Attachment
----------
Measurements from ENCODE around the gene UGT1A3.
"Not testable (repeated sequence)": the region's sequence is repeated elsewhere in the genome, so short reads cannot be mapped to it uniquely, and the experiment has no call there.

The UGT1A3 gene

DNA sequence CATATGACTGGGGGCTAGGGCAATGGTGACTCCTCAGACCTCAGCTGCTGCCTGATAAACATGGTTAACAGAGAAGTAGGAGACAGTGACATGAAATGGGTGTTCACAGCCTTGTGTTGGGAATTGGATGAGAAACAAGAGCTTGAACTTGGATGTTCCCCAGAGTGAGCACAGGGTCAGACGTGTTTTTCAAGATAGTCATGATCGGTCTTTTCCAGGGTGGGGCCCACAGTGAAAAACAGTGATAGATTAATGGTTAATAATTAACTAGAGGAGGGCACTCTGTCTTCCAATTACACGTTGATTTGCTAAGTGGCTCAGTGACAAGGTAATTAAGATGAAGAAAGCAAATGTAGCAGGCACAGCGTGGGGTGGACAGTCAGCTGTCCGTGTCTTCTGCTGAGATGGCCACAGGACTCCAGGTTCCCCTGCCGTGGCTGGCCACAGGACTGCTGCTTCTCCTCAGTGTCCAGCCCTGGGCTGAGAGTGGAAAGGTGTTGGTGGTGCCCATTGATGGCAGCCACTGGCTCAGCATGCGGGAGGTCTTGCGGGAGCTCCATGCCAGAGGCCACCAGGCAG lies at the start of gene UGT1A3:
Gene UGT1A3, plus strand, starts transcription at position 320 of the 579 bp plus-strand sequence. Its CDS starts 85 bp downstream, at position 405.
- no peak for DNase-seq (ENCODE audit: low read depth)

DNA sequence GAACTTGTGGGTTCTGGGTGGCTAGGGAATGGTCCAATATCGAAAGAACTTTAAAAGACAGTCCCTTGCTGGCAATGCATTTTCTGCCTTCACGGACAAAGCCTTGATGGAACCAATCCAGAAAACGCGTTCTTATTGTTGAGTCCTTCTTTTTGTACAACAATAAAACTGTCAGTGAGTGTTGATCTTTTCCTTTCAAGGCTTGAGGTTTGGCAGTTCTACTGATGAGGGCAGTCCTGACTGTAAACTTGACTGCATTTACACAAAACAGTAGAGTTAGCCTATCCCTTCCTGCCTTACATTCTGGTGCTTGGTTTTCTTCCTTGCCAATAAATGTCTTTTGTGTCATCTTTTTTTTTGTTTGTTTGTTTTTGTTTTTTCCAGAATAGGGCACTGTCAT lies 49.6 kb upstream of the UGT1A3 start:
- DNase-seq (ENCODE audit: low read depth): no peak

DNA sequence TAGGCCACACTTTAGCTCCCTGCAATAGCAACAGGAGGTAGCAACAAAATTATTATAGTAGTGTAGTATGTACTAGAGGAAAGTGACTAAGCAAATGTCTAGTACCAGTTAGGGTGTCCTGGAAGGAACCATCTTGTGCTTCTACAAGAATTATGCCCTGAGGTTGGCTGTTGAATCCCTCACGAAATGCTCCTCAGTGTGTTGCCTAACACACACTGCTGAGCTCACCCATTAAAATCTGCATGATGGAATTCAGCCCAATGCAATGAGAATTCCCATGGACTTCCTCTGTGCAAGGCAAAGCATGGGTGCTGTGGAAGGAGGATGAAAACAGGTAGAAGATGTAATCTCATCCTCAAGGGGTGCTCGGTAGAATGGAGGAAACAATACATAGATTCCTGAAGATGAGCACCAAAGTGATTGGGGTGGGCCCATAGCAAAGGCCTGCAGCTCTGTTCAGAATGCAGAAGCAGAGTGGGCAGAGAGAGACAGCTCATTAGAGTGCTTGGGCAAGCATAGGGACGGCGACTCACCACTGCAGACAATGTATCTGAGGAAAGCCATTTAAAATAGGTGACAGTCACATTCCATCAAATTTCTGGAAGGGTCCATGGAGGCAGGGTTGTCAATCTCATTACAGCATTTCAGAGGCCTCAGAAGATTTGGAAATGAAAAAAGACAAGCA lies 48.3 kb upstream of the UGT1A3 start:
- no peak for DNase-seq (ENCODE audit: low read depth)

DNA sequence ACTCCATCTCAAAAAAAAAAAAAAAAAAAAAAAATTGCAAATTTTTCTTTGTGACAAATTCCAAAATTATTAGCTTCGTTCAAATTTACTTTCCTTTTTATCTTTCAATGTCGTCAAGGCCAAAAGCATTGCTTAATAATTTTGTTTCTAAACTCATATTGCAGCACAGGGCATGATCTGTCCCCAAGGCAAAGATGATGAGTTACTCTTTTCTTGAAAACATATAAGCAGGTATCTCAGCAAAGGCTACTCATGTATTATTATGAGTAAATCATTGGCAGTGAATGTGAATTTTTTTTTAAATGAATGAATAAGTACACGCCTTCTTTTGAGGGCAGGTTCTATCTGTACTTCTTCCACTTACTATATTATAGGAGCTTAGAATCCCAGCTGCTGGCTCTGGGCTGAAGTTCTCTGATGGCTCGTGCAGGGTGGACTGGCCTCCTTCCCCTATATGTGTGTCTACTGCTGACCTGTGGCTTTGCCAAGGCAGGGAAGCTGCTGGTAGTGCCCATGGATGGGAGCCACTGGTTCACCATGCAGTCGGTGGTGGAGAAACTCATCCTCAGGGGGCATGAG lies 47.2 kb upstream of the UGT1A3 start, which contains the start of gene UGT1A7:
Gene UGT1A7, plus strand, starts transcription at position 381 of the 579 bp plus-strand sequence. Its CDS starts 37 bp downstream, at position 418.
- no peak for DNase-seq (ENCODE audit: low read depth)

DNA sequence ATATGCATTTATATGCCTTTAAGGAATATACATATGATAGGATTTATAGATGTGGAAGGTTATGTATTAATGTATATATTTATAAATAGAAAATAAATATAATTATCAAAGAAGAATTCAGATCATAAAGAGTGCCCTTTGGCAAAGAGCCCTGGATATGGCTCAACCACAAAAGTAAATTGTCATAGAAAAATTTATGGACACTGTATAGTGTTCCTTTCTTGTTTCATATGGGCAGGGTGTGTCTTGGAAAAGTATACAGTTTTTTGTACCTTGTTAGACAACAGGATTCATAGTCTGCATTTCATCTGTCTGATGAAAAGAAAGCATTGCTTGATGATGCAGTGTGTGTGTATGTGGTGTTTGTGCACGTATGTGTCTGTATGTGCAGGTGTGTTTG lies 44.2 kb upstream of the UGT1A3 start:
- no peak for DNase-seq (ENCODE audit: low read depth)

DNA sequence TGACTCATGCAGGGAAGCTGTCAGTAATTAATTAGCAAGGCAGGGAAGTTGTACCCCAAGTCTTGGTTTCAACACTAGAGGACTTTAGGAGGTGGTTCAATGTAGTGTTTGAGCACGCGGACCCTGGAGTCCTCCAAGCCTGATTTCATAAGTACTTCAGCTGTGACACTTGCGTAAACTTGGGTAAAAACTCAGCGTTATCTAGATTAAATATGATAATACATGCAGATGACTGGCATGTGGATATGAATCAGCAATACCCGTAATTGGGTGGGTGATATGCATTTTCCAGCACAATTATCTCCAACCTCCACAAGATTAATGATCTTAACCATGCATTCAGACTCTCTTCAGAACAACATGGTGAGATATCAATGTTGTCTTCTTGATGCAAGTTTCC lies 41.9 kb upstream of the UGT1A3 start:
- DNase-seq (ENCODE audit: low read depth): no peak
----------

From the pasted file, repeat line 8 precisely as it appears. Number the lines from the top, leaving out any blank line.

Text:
- DNase-seq (ENCODE audit: low read depth): no peak